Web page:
Every November election is billed as special or unusually significant, but Lovettsville voters will get a truly special opportunity to elect two candidates already on Town Council.
The two were appointed to fill separate vacancies after last May’s election and are running unopposed, according to Town Manager Keith Markel.
The town holds nonpartisan elections, meaning neither candidate is allowed to register with a political party. If elected, the candidates’ terms will expire in 2014.
The two, running together, are expected to win their seats unless other candidates mount aggressive write-in campaigns.
Kimberly Allar took the place of now-mayor Bob Zoldos on Aug. 16.
Jack Burden was appointed March 8 to fill in for council member Charlotte Coleman, who resigned after moving away from the area.
Allar is a new resident of the city, having spent three years in Maryland working for the state as a psychologist.
“We’ve only lived in Lovettsville for a year and we really like the feel of the town,” Allar said. “I don’t want Lovettsville to become the next Purcellville, so to speak.”
Allar is running on a platform of keeping Lovettsville small while bringing some businesses in.
“We do need to attract some business to Lovettsville because we don’t have a grocery store. We don’t have some of the conveniences here,” Allar said. “We don’t have that stuff but we don’t want it to blow up and be huge.”
She currently runs her own small business from home as an independent consultant for Tastefully Simple, a company that specializes in prepared foods and home-tasting parties.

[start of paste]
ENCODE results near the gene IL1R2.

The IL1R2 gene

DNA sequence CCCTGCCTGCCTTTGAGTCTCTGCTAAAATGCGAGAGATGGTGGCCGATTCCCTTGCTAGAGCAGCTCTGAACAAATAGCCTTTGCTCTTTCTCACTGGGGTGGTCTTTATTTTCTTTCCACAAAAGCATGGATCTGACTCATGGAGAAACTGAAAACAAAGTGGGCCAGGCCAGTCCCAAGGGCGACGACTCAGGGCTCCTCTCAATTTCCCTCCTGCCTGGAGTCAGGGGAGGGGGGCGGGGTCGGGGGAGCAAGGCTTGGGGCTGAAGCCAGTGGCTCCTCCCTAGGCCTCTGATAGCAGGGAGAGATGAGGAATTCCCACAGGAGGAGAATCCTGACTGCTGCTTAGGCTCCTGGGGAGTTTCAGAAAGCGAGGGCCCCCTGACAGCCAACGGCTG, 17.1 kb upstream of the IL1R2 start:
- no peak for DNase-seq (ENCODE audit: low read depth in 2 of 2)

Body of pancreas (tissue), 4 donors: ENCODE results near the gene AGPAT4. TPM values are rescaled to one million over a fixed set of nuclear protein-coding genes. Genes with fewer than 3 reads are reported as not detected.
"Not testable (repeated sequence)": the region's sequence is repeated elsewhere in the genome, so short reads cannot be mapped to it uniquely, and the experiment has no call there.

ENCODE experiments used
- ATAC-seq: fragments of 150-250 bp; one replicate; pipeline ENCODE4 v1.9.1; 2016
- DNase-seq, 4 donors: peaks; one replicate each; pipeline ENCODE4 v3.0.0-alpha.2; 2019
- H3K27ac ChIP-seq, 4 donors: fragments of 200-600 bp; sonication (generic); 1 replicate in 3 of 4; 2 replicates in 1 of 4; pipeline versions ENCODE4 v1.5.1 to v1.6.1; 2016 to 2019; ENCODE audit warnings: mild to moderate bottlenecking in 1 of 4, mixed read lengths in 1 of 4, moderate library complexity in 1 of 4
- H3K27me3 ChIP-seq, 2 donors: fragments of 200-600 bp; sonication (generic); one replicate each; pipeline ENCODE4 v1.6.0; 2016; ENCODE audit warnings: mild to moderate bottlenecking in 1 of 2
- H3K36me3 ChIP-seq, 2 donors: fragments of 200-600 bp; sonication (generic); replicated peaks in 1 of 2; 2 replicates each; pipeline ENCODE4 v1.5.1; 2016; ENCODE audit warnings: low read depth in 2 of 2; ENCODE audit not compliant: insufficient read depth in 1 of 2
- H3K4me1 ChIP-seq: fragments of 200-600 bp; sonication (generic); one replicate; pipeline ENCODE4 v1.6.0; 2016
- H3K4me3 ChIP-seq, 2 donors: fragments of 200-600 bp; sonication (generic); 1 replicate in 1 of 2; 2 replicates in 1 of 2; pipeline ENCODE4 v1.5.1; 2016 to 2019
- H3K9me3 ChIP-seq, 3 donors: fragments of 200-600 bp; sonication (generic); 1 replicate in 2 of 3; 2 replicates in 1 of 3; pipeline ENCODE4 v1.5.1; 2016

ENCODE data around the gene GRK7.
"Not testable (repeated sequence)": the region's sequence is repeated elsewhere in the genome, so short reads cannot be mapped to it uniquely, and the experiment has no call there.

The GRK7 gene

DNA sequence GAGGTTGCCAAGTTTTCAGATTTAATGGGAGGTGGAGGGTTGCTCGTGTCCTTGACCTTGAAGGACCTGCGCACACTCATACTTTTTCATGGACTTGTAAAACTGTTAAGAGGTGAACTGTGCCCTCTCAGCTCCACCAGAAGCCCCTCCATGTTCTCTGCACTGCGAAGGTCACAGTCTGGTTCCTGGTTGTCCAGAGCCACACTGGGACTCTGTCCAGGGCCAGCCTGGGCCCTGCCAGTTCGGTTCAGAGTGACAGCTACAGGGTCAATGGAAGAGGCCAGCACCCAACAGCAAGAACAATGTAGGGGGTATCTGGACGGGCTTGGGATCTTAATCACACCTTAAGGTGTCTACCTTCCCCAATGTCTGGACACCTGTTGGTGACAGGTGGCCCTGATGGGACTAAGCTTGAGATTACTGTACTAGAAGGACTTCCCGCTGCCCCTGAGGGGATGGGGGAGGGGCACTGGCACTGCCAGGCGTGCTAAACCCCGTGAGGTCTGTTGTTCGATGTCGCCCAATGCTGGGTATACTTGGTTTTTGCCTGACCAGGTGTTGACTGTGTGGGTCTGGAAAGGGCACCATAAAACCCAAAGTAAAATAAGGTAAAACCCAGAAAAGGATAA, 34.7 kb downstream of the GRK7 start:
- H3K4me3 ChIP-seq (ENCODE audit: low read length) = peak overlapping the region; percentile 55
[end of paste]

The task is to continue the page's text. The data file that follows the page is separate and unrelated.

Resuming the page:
She lives with her husband, Tim, a former Naval officer, and has two children, Zachary, 4 and Lucas, 3; who she cites as a major motive for seeking the seat.
“I never thought I’d run for Town Council,” Allar said. “I think it’s important to get involved in local government to make things happen because if I don’t, who’s going to?”
Burden has lived in Lovettsville for four years and has since been working in local government.
He worked on the Lovettsville Planning Commission from 2008 to 2012 and has served as vice chair since 2010.
“Early on, I decided that I wanted to become a participating member of Lovettsville,” Burden said.
He moved from Fairfax County to be closer to two of his three children and 12 of his 14 grandchildren.
Burden is running on a platform of preserving Lovettsville’s small town character while looking at business opportunities.
“We want to develop retail in the new town center that’s been stalled,” Burden said.
He’s also interested in making local government more accessible to Lovettsville citizens and creating a smart transportation plan.
“We’re working hard to put sidewalks in on Berlin Pike and East Broadway,” Burden said.
The council is also requiring developers to put sidewalks on any roads they pave.
Burden has 20 years of military service, including two combat tours in Vietnam. He spent the following 28 years working as a consultant with the Department of Defense.
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